Is Hospital/Nursing Management a Good Career Path?

Gone are the days in nursing where you pick a unit and stay in it until you retire. Nowadays, it is much more common, and even encouraged, to try out different roles.

Perhaps you have grown tired of bedside nursing. You want a change. Maybe you are the person in the group others look to to enact positive change. If you are a natural advocate who knows how to get things done and inspire others along the way, naturally you may be wondering, is hospital/nursing management a good career path?

The answer is yes — it’s a good career path. But the better question, and the question you really want answered, is is it a good career path for you.

What Is Nurse Management?

A nurse manager is a nurse who is responsible for a unit/office, staff nurses, assignments, and finances. They manage nursing schedules, promote patient satisfaction, ensure policies and standards are maintained, and serve as a liaison between nurses and other healthcare professionals.

Their exact role, function, and duties may vary from place to place.

Why Is Hospital/Nursing Management Important?

Management in healthcare requires two major skills: ability to manage and knowledge of healthcare. A manager in this role needs to know not only how to operate a unit, but also how to keep patients safe.

For example, when deciding to send a nurse home early due to staffing and patient ratio changes, the nurse manager needs to consider both the financial and patient safety needs. What are the repercussions of keeping an extra nurse on the unit? What are the repercussions of sending a nurse home?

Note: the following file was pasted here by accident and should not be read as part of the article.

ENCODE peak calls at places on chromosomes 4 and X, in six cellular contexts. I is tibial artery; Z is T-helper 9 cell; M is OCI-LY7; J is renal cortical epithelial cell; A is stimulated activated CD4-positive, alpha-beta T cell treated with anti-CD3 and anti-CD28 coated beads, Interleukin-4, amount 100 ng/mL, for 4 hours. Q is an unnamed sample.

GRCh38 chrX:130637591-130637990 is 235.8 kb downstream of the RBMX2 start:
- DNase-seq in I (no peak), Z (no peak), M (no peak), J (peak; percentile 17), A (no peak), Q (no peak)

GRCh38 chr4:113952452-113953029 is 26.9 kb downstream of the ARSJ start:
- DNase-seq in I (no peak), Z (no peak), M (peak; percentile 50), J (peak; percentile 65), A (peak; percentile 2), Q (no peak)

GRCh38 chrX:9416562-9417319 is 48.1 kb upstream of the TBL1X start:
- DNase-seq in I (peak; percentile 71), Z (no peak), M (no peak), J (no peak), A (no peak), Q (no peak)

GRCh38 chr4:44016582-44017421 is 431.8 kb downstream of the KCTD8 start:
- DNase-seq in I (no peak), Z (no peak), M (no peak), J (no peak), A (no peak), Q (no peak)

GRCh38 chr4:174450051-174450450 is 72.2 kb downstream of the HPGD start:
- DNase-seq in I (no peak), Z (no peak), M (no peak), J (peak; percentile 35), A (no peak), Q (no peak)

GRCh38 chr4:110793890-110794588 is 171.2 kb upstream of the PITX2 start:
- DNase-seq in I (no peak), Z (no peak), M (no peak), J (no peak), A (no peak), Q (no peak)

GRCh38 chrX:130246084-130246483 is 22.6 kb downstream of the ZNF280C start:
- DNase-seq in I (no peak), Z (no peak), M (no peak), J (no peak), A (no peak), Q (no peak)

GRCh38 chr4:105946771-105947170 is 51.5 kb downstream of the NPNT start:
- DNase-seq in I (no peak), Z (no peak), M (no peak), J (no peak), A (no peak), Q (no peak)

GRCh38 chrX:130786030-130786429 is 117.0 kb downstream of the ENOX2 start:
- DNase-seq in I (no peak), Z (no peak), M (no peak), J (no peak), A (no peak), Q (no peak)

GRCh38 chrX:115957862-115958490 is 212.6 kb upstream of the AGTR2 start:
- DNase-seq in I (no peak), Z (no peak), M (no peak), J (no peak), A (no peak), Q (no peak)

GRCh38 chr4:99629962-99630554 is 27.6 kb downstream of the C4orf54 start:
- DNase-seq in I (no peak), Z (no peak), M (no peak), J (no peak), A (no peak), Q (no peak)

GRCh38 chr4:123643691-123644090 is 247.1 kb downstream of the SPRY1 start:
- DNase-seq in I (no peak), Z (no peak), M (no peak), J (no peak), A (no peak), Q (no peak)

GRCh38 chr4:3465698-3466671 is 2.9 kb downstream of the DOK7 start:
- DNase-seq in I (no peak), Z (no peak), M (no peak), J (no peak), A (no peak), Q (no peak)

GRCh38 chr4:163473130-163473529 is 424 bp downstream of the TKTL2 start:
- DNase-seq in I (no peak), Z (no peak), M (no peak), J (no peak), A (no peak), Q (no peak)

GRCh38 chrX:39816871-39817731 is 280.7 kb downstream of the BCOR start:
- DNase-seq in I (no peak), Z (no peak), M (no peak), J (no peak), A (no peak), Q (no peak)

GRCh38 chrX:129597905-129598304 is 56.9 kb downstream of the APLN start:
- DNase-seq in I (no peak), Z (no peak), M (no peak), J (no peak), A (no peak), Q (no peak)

There are many moving parts in healthcare. A nurse manager oversees and coordinates all of these moving parts. They collaborate with the nurses, physicians, and patients to achieve great patient outcomes.

Decisions need to be made. And when decisions impact patient care, it’s important that the person making those decisions have a nursing background. Is hospital/nursing management a good career path for all experienced nurses? That depends — great nurse managers are those who know how to lead and operate a unit. They understand the financial and logistical concerns as well as the quality and safety needs of patient care.

Nurse Satisfaction

Nurse managers are essential for the operation of a unit or office, including the nursing staff’s job satisfaction. They have the power to make nurses feel supported, inspired, and even secure.

So if you have a passion for ensuring patient safety and quality care, all while advocating for your team of nurses, this is the role for you.

Patient Satisfaction

Hospital and nurse managers are also essential for ensuring patient satisfaction. In fact, improving patients outcomes is one of the most important duties of a nurse manager.

Because nurse managers are making decisions with both patients and nurses in mind, they have the influence and opportunity to create a safe environment. The result is better outcomes for patients, reduced medical errors, and a decrease in staff turnover.